From there we made several stops, a day here a couple days there, in places like Tomsk, and Kazan where we noticed hints of culture and traditions that we had observed years ago while riding across “The Stans” which had obviously spilled across borders, or rather borders had been draw around them.  And of course there were trains trains trains. We did several jaunts that took us 30 or even 35 hours consistently on one train before our next destination.

We finally arrived in Moscow, the end of the Trans-Siberian route, but not for us. As we had decided that it would be too strange to board a plane or a bus after traveling so far by train, we continued on clickety clack clickety clack clickety clack….one station after another, with stops in Warsaw, and Zurich before reaching Barcelona in the middle of August, flooded with tourists and sunshine.

Costa Brava, just North of Barcelona

And that was that. I had departed on that journey in January, expecting to be home in 4 months. Seven months later and a few more stamps in my passport I was back home.

The trip looked something like this:

The blue part was all done by train

Soon the planning would begin for the next adventure. Which has now arrived at my doorstep.

More to come.

Want to see more photos?





This morning I woke up in New Delhi. I have been living here for over a month now. India is everywhere around me, its in the smell of sweaty people packed into a congested metro train, in the sound of a deranged and never-ending symphony of car horns, in the street food, the smiles of the kids, the traffic, and the colors of womans sari’s. I work as a volunteer for an NGO that runs some free schools in one of the larger slums of Delhi. But as usual, the weeks since my last report, since my motorcycle trip through Southern Europe, have been full of stories, new places, old and new friends. What have I been up to in the last seven weeks? Take a look…..


I rode a bike across London Bridge.

I watched a cow languidly eating curried vegetables from a plate while standing in the middle of congested traffic.I was the top of a human pyramid on an abandoned train track/city park in lower Manahattan.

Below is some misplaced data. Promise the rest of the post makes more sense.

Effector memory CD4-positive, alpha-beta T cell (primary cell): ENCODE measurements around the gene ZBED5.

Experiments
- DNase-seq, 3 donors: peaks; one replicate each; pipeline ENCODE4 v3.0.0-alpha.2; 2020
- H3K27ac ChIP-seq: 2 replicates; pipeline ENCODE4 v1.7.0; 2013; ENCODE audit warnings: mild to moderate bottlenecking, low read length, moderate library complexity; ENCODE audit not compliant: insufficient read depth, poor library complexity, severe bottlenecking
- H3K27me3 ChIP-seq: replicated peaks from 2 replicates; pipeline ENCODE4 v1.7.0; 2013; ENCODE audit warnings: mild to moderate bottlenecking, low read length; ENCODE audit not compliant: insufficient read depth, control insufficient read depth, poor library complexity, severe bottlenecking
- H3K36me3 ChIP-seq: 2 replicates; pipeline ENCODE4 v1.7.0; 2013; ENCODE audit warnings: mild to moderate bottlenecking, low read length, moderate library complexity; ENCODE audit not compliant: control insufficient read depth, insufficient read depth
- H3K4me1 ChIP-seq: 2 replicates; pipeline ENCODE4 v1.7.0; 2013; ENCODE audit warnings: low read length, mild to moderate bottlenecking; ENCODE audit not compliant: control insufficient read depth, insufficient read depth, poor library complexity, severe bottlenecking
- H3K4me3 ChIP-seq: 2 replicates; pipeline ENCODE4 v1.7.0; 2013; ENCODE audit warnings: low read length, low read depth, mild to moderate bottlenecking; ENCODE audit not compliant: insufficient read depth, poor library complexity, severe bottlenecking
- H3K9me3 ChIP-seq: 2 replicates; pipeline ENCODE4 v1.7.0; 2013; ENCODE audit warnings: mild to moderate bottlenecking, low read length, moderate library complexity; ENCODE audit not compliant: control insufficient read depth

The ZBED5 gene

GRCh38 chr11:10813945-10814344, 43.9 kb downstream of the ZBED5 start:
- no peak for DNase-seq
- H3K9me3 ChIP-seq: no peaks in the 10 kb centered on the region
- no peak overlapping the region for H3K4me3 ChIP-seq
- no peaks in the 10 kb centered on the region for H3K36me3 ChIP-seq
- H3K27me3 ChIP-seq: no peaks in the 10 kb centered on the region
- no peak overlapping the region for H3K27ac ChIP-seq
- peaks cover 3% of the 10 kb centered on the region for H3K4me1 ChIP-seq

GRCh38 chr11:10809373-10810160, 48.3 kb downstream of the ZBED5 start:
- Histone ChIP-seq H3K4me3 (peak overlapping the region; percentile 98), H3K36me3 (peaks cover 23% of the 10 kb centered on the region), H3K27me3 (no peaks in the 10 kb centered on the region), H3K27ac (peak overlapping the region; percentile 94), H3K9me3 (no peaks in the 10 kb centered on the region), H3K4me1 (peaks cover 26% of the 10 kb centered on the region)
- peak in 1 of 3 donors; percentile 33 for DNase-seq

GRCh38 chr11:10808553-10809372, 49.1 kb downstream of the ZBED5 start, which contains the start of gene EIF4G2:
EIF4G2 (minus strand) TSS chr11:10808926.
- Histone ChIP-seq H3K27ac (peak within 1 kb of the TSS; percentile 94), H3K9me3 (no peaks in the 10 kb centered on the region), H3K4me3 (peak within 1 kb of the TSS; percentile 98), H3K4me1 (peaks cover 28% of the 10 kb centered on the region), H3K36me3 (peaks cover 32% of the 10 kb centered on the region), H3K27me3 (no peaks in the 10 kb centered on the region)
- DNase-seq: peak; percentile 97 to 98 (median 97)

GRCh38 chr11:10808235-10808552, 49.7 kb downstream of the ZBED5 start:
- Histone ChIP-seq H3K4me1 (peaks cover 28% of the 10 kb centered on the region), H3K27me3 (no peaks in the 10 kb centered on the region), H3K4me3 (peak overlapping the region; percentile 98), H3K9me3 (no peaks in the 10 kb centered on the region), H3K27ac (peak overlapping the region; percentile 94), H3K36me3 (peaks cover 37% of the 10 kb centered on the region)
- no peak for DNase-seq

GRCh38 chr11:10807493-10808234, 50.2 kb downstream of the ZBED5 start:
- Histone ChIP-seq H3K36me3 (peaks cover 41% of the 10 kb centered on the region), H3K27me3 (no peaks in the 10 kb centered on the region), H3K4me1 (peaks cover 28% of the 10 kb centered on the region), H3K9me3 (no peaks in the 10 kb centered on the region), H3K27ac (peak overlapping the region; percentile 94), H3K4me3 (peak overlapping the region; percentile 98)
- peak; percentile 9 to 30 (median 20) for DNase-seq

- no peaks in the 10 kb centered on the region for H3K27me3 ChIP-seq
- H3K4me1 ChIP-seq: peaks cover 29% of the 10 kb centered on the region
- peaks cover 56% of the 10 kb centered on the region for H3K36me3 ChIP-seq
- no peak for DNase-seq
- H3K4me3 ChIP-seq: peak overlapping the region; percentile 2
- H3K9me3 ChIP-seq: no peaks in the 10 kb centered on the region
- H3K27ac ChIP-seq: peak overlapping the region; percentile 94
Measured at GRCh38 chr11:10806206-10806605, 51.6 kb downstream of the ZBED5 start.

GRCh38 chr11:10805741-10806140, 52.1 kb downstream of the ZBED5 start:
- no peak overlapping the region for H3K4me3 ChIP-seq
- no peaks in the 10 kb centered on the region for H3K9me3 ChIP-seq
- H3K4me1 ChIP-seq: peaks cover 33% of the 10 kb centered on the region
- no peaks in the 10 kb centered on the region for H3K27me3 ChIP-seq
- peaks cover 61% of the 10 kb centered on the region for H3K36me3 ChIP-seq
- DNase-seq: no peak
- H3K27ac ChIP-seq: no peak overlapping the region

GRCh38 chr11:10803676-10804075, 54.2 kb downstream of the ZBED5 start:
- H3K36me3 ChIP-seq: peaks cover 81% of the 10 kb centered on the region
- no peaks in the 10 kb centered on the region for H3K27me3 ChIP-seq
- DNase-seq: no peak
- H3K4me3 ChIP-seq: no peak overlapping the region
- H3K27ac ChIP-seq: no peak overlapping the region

I reunited with old friends and family in New York. We laughed like idiots, we drank too much, stayed up too late, slept too late, and ate like pigs.


I admired the fact that bellbottom pants seem to have survived the 70’s in India.

In New York I saw the first of the four “Sunflowers” paintings that Van Gogh painted in Paris.

I marveled at the amount of trash people throw onto the train tracks and platforms in the OLYMPUS DIGITAL CAMERANew York City subways.

I marveled at the absolutely spotless train tracks and platforms in the New Delhi metro stations.

In London I saw the 3rd of the four “Sunflowers” paintings by Van Gough.

I spent many days in the slums of New Delhi admiring how happy and friendly people seem to be, despite the human waste that surrounds their homes, the 12 people they share their single floor with, the millions of flies that never leave you alone, and the fact that the government seems to ignore them.

I ate a dessert called “Arctic Fox Poo” with one of my dear and close friend.

I watched a four year old barefoot girl with knotted hair and hands and face black with dirt do cartwheels and backflips between cars at a red light in Delhi. She then came to the rickshaw I was in, stared right into my eyes, and made the motion of hand to mouth, asking for food or money. I know it’s the worst thing I could do…to give her money, but that girl, who looks into your clear western eyes, at your backpack that she knows contains a camera worth more than her home or more than what she was purchased for…she doesn’t know all the reasons why you don’t reach into your pocket. How can she accept that I can’t pull out and give her a 10 Rupee note, worth about 8 cents? What is going through her mind as she looks at me and I smile and shake my head silently mouthing the hindi words for “Im sorry”. I have never made peace with this situation. (If you don’t know the reasons why you never give money to street children click here)

I deftly snuck into The Museum of Natural History in London. I was quite proud of my

Natural History Museum
Natural History Museum

stealthy abilities and the money that I had saved.

I became an Indian….almost. I am an official Indian resident complete with documents.

I watched a sunset from an airplane that lasted 6 hours.